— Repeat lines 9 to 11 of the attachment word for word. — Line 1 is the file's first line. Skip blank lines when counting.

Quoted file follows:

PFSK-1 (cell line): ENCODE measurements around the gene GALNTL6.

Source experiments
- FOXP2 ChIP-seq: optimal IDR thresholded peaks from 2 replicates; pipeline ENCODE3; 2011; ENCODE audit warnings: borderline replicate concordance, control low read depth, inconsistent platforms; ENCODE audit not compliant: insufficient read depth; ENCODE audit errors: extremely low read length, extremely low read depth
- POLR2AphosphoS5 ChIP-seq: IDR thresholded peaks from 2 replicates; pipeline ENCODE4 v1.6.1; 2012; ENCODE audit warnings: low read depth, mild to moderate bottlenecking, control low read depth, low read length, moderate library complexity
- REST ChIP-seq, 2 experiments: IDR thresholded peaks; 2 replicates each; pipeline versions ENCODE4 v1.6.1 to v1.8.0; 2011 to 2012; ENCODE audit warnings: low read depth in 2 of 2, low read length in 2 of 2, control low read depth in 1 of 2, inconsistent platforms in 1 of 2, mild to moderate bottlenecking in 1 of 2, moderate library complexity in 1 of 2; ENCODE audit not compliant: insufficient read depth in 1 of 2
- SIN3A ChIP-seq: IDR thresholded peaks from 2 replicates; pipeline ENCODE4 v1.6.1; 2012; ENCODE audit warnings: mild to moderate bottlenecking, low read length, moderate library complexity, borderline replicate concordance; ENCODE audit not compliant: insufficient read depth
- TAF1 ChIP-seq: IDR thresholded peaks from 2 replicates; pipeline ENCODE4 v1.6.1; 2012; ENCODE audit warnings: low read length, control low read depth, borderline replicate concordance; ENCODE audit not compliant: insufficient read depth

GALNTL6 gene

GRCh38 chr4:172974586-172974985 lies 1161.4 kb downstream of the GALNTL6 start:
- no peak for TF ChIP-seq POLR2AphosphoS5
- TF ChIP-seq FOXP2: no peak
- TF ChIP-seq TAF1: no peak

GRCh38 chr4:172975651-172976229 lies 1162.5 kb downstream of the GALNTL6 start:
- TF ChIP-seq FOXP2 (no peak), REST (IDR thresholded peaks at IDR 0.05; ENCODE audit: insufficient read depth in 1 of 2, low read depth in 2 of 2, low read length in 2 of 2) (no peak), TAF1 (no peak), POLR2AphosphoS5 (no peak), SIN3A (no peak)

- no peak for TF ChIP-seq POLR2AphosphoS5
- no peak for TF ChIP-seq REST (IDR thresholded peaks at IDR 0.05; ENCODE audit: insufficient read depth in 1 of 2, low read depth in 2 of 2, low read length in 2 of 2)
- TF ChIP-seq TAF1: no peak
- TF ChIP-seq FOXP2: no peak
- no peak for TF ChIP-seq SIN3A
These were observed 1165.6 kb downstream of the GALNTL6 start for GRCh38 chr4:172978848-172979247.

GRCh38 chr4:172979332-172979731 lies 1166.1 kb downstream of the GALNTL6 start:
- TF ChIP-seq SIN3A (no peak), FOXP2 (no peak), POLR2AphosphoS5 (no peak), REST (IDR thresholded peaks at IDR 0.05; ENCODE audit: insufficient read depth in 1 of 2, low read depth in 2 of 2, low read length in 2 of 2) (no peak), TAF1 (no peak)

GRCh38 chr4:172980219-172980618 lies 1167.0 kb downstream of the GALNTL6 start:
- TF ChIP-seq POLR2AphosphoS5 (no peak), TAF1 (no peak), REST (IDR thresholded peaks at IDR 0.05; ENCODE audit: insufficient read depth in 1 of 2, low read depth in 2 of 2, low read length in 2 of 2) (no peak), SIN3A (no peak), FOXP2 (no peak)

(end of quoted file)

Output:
GRCh38 chr4:172974586-172974985 lies 1161.4 kb downstream of the GALNTL6 start:
- no peak for TF ChIP-seq POLR2AphosphoS5
- TF ChIP-seq FOXP2: no peak